After more than a year of investigation by the Federal Bureau of Investigation (FBI), the Department of Justice has charged pro-life protestors, including an 87-year-old woman, with a little-known federal crime for allegedly blocking the entrance to an abortion clinic.
The incident occurred on March 5, 2021, when the ringleader of an ad hoc pro-life group called Chester Gallagher livestreamed himself and several other protestors blocking the entrance to the Carafem Health Center Clinic in Mount Juliet, Tennessee.
The DOJ alleges that the group consisting of Americans from Tennessee, Michigan, Mississippi, Virginia, Missouri, and South Carolina, “blocked the clinic’s entry doors and prevented a patient and an employee from entering.”
“The livestream also broadcast members of the group attempting to engage a patient and her companion as Boyd told his livestream audience that the patient was a ‘mom coming to kill her baby,'” the DOJ said.
Among those arrested is 87-year-old Eva Edl. Edl came to the United States after her rescue from a communist concentration camp in Yugoslavia shortly after World War II, and has been a long time pro-life activist.
The defendants have been charged under the Freedom of Access to Clinic Entrances (FACE) Act, a Clinton-era federal law enacted in 1994.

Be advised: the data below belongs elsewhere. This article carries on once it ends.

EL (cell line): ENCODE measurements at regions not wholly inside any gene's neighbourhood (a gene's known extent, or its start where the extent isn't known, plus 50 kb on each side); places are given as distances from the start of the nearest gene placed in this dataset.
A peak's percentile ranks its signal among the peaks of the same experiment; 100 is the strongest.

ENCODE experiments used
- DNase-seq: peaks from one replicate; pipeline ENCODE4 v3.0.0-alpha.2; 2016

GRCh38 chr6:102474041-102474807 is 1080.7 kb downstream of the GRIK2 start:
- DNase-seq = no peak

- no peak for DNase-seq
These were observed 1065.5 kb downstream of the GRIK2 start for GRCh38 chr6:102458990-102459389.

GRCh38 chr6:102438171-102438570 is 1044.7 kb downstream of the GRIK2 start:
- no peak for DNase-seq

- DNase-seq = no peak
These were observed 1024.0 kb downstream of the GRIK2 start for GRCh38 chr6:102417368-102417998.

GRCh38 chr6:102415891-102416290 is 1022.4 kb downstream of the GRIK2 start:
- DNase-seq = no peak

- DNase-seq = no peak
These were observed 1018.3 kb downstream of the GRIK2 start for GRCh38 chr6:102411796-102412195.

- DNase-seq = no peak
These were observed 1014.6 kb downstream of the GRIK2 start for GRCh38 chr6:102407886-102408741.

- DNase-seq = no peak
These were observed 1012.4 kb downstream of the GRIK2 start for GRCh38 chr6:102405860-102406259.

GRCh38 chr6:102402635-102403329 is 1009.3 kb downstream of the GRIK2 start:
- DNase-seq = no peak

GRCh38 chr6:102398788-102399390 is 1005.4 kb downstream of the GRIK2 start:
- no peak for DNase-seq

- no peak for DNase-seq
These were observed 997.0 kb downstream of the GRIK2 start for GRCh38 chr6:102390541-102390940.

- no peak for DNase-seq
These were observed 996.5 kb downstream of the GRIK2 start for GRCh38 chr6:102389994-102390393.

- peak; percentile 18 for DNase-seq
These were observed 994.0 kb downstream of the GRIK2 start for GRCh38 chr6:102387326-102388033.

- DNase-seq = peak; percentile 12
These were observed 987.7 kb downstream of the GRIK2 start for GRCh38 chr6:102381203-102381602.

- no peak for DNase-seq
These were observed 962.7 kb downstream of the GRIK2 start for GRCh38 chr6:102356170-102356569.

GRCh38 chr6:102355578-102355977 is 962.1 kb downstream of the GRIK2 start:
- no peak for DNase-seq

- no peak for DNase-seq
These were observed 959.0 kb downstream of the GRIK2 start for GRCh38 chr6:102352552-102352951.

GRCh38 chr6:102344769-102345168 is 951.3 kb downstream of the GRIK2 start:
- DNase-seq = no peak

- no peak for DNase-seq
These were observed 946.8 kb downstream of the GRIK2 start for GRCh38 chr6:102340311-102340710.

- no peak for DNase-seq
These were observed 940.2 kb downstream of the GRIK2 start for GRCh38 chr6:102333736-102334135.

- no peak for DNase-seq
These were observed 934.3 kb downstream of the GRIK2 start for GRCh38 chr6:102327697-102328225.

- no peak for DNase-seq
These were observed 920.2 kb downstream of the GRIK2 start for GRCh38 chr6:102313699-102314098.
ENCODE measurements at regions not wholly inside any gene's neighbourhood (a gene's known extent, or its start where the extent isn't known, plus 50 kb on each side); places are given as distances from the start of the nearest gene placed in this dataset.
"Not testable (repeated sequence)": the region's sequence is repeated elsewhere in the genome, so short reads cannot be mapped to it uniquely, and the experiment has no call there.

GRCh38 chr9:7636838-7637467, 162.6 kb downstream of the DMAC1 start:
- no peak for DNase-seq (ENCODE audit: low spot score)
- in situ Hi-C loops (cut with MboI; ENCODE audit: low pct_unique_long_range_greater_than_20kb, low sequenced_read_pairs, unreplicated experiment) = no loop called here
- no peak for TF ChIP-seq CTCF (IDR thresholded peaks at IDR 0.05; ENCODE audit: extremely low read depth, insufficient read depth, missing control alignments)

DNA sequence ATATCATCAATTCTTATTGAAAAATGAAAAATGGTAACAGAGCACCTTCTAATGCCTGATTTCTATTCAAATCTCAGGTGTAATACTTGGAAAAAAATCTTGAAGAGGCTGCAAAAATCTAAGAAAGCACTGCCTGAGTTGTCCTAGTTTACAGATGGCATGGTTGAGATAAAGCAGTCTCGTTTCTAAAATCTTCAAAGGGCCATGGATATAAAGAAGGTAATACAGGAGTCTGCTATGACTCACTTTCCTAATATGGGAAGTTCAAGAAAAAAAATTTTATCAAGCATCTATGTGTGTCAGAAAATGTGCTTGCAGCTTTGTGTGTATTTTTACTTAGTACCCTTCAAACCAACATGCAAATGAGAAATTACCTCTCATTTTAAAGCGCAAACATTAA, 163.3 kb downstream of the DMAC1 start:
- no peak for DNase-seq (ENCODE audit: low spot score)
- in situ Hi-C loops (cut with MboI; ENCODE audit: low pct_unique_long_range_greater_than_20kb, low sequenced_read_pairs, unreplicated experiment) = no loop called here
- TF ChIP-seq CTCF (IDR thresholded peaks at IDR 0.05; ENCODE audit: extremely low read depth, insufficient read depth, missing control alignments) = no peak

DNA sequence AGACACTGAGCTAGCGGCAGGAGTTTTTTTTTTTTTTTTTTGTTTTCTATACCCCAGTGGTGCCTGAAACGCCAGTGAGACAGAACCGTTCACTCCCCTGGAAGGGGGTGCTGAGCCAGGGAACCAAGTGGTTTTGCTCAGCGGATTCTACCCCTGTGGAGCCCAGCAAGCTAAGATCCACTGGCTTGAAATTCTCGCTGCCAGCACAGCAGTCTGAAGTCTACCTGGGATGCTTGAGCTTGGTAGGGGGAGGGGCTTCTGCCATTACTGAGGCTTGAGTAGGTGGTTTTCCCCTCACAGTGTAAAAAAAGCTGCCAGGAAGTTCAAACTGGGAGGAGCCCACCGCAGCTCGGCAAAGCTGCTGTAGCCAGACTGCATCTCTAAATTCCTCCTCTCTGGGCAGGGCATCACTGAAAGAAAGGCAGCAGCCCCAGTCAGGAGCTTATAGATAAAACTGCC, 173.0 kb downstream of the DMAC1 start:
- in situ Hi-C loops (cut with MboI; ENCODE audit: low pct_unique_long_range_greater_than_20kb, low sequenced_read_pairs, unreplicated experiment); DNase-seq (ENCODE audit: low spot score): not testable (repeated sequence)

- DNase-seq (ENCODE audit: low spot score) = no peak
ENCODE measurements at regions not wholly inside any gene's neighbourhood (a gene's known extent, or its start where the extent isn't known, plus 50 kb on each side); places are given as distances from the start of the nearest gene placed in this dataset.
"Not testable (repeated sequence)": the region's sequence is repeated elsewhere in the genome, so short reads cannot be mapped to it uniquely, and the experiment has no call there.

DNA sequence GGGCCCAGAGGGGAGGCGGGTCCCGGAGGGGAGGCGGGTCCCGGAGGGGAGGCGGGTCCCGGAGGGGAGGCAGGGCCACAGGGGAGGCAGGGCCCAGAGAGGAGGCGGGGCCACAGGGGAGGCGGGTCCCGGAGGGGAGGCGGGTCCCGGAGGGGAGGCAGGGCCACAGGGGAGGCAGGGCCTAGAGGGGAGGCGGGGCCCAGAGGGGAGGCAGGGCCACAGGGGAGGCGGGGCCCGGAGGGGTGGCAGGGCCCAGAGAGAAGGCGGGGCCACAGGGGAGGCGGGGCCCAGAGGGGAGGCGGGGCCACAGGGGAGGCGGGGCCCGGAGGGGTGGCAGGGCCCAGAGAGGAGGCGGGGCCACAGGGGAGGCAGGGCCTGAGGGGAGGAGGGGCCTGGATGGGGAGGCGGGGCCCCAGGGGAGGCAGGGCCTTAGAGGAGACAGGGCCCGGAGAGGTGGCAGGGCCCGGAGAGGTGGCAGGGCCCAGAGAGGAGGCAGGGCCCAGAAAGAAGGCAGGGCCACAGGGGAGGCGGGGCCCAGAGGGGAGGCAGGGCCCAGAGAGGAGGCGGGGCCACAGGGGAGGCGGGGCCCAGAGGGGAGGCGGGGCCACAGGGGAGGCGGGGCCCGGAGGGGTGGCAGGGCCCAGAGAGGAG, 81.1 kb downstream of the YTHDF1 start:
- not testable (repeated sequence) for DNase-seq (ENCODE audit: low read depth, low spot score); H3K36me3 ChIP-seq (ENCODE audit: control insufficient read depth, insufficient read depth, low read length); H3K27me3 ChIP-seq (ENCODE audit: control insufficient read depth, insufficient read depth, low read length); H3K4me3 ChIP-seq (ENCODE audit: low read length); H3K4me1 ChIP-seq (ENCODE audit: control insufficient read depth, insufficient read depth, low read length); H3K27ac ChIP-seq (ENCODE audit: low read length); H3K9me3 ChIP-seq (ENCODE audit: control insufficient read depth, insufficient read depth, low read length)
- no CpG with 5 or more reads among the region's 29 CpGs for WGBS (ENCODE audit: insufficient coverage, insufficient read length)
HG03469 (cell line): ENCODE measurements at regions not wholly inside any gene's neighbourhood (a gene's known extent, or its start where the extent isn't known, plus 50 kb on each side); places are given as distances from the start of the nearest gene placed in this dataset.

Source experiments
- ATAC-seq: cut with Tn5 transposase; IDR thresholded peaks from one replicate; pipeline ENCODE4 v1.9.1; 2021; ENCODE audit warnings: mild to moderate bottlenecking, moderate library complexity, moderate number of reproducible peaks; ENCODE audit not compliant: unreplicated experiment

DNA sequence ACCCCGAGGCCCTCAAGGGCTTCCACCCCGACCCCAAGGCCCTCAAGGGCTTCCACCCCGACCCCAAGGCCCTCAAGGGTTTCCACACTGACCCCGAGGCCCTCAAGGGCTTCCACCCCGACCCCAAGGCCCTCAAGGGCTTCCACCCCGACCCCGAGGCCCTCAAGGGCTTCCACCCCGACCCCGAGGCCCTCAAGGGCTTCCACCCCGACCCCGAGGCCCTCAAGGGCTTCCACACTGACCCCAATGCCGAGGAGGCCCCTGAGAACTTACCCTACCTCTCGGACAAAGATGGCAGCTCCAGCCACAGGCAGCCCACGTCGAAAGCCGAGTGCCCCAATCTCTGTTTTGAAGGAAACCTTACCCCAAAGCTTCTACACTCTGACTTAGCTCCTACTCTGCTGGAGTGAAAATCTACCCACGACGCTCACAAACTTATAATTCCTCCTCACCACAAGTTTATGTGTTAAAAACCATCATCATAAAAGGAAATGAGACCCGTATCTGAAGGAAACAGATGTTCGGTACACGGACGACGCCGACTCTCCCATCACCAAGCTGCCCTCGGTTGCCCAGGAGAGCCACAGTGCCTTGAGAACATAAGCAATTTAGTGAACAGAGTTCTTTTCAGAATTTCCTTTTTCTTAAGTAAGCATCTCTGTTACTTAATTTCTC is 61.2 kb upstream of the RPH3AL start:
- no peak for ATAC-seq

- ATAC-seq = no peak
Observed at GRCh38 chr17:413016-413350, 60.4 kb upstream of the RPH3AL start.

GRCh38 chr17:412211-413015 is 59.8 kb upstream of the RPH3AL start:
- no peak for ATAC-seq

“Whoever … by force or threat of force or by physical obstruction, intentionally injures, intimidates or interferes with or attempts to injure, intimidate or interfere with any person because that person is or has been, or in order to intimidate such person or any other person or any class of persons from, obtaining or providing reproductive health services … shall be … in the case of a first offense, be fined in accordance with this title, or imprisoned not more than one year, or both,” that law says.
But since Gallagher allegedly planned the event in advance, he and the other defendants have been charged with conspiracy, which carries a much heftier possible prison sentence.
“The indictment further alleges that on March 5, 2021, the 11 individuals, aided and abetted by one another, used force and physical obstruction to injure, intimidate, and interfere with employees of the clinic and a patient who was seeking reproductive health services,” according to the DOJ.
“If convicted, those charged with conspiracy face up to 11 years in prison and fines of up to $250,000. Others face up to one year in prison for the misdemeanor offense and fines of up to $10,000.”
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